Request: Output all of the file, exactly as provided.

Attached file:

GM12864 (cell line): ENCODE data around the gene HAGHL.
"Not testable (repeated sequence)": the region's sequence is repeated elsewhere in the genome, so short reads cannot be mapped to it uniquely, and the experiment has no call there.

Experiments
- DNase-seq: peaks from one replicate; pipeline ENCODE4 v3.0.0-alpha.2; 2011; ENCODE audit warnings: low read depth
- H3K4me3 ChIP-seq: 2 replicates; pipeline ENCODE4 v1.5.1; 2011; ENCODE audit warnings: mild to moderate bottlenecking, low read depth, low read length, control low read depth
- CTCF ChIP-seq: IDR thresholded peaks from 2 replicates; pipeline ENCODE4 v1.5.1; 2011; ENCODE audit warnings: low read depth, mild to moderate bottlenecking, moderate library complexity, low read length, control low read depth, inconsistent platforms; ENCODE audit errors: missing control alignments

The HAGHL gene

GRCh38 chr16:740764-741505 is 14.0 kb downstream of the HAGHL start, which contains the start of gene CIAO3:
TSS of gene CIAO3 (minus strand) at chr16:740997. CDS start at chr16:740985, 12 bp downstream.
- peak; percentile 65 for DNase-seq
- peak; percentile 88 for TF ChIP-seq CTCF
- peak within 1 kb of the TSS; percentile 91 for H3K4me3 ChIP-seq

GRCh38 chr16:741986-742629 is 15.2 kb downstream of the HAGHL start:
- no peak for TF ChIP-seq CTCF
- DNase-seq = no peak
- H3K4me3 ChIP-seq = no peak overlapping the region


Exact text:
GM12864 (cell line): ENCODE data around the gene HAGHL.
"Not testable (repeated sequence)": the region's sequence is repeated elsewhere in the genome, so short reads cannot be mapped to it uniquely, and the experiment has no call there.

Experiments
- DNase-seq: peaks from one replicate; pipeline ENCODE4 v3.0.0-alpha.2; 2011; ENCODE audit warnings: low read depth
- H3K4me3 ChIP-seq: 2 replicates; pipeline ENCODE4 v1.5.1; 2011; ENCODE audit warnings: mild to moderate bottlenecking, low read depth, low read length, control low read depth
- CTCF ChIP-seq: IDR thresholded peaks from 2 replicates; pipeline ENCODE4 v1.5.1; 2011; ENCODE audit warnings: low read depth, mild to moderate bottlenecking, moderate library complexity, low read length, control low read depth, inconsistent platforms; ENCODE audit errors: missing control alignments

The HAGHL gene

GRCh38 chr16:740764-741505 is 14.0 kb downstream of the HAGHL start, which contains the start of gene CIAO3:
TSS of gene CIAO3 (minus strand) at chr16:740997. CDS start at chr16:740985, 12 bp downstream.
- peak; percentile 65 for DNase-seq
- peak; percentile 88 for TF ChIP-seq CTCF
- peak within 1 kb of the TSS; percentile 91 for H3K4me3 ChIP-seq

GRCh38 chr16:741986-742629 is 15.2 kb downstream of the HAGHL start:
- no peak for TF ChIP-seq CTCF
- DNase-seq = no peak
- H3K4me3 ChIP-seq = no peak overlapping the region